Develop a Framework for Staff Recruitment

Retail relies upon people to bring the brand to life through the customer experience. An effective and easy to implement recruitment framework is at the heart of every successful retailer’s people policy.

Gather information on required staffing levels and competencies

One of the biggest questions retailers grapple with is how to balance the competing priorities of having enough of the right staff to provide the desired level of customer experience and minimising staffing costs to improve business profitability now and into the future.

Workplace planning is the systematic identification and analysis of what an organisation needs in terms of the volume, type, and quality of staff to achieve its business objectives. It determines the ideal mix of experience, knowledge, and skills required, and outline steps to get the right people in the right place at the right time.

Before workforce planning can take place retailers first need to be clear on their strategic business direction as this informs all other business decisions. The majority of retailers conduct an annual strategic planning and budgeting process to highlight the business direction, goals and objectives of the coming year and inform the future functional requirements of the workforce. baby boombers.jpg

Staff analysis for effective workforce planning is generally conducted over four phases:

Phase 1: Supply Analysis

Supply analysis focuses upon understanding both the existing and future staff supply. It aims to answer the question: “What is the existing profile of current staff, and what does it need to be in the future to accomplish the businesses goals and objectives?”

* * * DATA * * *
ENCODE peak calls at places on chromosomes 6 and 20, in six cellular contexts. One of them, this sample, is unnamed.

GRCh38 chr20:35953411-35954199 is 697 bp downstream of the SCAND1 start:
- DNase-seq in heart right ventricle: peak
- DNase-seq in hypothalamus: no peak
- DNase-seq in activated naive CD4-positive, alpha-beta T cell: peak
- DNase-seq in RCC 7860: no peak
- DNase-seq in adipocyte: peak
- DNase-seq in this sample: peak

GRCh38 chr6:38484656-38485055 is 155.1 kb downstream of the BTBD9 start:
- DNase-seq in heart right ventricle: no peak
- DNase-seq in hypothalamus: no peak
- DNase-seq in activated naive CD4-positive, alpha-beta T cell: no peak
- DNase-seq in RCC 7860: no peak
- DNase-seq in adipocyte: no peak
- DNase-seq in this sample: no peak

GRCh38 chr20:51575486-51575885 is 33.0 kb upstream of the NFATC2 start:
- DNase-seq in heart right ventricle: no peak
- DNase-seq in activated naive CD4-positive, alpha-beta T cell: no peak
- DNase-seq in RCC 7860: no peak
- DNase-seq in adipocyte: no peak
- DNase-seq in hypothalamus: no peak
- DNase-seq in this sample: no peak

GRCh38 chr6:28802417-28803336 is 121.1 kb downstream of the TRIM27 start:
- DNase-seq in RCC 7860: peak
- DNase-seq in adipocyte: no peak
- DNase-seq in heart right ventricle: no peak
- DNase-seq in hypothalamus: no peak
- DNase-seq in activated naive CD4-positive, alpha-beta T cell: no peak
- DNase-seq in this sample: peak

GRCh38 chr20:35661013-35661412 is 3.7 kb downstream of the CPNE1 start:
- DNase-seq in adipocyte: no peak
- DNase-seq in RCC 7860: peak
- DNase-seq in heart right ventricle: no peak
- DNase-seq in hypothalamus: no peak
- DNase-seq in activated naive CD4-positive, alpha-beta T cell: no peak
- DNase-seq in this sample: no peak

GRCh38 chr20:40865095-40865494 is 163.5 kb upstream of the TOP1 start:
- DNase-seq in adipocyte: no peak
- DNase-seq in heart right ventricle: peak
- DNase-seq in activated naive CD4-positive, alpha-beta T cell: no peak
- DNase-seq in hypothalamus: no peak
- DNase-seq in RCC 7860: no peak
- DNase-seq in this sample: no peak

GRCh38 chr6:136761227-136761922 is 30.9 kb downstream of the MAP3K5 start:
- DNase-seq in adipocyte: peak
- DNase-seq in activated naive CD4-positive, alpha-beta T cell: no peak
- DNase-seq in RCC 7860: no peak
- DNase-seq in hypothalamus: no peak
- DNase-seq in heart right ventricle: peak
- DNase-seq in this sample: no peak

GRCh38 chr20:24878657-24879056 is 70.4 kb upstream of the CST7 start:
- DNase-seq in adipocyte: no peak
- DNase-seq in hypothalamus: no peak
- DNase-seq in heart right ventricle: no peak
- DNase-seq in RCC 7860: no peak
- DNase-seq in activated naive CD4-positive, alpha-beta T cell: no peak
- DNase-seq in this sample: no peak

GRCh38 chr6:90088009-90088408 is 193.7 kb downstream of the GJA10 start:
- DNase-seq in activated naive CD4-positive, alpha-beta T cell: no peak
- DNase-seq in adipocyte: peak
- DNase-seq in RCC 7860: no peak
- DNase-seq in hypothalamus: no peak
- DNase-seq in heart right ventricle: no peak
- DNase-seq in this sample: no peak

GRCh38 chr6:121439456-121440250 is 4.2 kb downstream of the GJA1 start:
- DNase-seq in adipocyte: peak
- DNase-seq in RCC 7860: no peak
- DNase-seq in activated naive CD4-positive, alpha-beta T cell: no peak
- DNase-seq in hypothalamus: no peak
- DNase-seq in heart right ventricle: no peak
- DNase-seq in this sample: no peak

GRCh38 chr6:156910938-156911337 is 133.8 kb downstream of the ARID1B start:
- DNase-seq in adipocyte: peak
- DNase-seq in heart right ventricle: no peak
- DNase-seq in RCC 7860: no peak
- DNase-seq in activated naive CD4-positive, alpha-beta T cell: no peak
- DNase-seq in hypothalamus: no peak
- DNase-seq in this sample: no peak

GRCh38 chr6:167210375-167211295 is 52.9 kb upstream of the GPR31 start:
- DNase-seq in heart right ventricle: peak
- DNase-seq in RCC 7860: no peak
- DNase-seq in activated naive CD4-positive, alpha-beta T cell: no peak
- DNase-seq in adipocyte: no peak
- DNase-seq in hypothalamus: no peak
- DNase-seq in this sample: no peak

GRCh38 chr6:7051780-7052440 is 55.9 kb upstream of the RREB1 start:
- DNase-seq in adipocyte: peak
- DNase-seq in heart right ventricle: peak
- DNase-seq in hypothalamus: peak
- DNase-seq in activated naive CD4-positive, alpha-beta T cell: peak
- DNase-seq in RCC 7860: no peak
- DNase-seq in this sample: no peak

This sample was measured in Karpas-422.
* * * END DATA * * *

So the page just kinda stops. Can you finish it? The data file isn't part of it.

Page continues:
A. Determine the existing staff profile by:

  • Identifying employees’ ages, genders, ethnicity factors, education levels, and lengths of service
  • Determining the skill profile and average level of performance
  • Understanding the knowledge, skills, and abilities high performers use to achieve success

B. Determine the future staff profile by:

  • Reviewing trend data and consider how various factors will influence the future staff
  • Consulting with key managers to identify segments of the staff that are currently or potentially vulnerable

C. Determine future supply factors to ascertain likely impacts:

  • Review retention, turnover, promotion patterns, and leave usage
  • Determine whether the turnover rate affects the ability to fulfil strategic objectives
  • Review retirement patterns
  • Determine the projected staff needed, based on expected turnover without hiring replacements
  • Review data from previously conducted employee exit interviews
  • Consider challenges that may affect the ability to recruit and retain mission-critical skills

Phase 2: Demand Analysis

Demand analysis identifies the future staff needed to fulfil business objectives. It addresses the kind of work that will be performed and the staff needed to perform that work. Some information can be obtained from the businesses strategic plan; other information must be gleaned through research into environmental factors likely to impact business. These may include impacts resulting from:

A. Demographics

B. Labour market:

  • Labour trends and education trends
  • Issues associated with the use of non-permanent staff, including cost, supply and legislation

C. Technology

  • How technology will be used and which roles will be impacted
  • Whether technology changes will affect the number of employees or type of skills needed to do the work

Phase 3: Gap Analysis